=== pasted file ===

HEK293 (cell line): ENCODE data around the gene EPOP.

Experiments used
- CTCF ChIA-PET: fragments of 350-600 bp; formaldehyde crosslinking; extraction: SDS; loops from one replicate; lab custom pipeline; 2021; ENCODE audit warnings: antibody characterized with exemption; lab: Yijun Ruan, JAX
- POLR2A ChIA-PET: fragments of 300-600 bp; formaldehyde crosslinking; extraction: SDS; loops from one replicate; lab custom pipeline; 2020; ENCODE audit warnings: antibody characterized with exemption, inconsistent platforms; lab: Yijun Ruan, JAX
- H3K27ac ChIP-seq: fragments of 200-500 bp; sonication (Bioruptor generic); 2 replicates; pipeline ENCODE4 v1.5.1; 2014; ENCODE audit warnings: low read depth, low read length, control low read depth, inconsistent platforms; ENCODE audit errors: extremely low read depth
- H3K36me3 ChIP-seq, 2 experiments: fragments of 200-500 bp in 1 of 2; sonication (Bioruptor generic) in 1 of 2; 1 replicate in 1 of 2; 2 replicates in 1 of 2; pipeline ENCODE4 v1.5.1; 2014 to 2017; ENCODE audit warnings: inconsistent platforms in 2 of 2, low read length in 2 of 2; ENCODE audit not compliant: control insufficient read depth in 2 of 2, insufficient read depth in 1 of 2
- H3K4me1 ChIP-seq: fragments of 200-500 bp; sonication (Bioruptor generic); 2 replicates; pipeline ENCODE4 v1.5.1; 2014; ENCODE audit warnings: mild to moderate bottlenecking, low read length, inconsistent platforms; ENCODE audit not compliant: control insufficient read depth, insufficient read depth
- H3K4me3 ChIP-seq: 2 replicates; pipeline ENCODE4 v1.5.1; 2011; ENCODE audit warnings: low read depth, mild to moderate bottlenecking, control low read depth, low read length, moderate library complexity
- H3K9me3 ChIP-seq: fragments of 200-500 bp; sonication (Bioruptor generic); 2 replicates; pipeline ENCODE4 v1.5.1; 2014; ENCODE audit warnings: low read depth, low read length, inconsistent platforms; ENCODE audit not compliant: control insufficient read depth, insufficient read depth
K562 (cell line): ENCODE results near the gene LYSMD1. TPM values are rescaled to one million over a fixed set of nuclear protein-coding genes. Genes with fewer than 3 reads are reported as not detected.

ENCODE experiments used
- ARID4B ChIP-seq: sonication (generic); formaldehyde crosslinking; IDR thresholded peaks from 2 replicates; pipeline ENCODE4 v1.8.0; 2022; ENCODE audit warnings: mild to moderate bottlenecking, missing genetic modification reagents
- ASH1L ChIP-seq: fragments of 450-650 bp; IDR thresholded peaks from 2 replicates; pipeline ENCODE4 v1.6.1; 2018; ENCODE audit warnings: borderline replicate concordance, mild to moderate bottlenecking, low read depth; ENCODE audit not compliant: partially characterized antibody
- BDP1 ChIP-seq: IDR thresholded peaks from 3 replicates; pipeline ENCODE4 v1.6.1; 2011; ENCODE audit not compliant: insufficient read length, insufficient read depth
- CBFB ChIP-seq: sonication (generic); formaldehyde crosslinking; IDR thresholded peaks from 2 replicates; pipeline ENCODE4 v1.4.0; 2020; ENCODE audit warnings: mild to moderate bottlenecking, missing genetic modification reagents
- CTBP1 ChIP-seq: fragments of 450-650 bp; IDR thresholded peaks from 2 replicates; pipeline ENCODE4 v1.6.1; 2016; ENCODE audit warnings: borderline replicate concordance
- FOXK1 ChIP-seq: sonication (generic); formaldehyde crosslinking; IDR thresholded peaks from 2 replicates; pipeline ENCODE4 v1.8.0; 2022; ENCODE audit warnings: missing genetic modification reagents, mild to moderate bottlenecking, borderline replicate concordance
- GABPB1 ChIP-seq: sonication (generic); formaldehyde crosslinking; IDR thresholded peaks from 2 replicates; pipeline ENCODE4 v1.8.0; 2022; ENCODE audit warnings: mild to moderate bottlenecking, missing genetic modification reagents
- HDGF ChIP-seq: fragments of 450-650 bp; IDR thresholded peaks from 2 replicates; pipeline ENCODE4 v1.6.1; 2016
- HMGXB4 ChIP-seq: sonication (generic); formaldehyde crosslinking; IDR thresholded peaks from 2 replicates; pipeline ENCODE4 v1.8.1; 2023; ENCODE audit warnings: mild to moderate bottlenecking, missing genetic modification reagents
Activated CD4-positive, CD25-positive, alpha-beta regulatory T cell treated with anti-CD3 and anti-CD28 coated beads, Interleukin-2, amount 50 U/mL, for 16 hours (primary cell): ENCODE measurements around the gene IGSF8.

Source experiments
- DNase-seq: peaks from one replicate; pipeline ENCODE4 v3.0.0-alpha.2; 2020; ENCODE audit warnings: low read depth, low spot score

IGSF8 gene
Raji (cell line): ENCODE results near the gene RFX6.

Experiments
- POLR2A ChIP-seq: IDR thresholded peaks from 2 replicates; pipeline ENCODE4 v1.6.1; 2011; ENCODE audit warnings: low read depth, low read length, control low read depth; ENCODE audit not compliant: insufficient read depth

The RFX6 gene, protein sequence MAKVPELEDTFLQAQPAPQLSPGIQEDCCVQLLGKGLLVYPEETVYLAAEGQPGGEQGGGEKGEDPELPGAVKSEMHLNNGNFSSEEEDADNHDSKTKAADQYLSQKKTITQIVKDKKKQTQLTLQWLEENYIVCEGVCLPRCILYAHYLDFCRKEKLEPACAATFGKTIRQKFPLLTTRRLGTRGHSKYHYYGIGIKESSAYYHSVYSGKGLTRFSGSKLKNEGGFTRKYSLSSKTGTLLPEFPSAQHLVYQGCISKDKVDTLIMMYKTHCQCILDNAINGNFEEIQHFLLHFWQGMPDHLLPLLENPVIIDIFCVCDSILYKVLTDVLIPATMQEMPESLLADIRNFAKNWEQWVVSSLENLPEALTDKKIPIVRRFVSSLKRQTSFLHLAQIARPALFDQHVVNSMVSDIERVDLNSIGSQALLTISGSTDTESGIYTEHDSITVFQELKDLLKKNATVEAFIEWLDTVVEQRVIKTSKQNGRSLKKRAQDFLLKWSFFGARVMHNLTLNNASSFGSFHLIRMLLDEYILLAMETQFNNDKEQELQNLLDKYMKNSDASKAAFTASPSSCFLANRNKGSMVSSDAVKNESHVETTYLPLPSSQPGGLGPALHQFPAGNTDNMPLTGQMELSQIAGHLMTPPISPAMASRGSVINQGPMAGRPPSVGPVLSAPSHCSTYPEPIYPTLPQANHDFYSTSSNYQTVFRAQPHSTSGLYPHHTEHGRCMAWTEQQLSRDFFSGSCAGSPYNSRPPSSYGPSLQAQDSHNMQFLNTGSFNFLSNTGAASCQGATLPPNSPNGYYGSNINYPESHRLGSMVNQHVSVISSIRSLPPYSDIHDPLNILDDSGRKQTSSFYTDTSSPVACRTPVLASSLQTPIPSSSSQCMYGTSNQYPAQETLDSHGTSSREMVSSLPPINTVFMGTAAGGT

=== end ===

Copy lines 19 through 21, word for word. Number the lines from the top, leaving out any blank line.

- HDGF ChIP-seq: fragments of 450-650 bp; IDR thresholded peaks from 2 replicates; pipeline ENCODE4 v1.6.1; 2016
- HMGXB4 ChIP-seq: sonication (generic); formaldehyde crosslinking; IDR thresholded peaks from 2 replicates; pipeline ENCODE4 v1.8.1; 2023; ENCODE audit warnings: mild to moderate bottlenecking, missing genetic modification reagents
Activated CD4-positive, CD25-positive, alpha-beta regulatory T cell treated with anti-CD3 and anti-CD28 coated beads, Interleukin-2, amount 50 U/mL, for 16 hours (primary cell): ENCODE measurements around the gene IGSF8.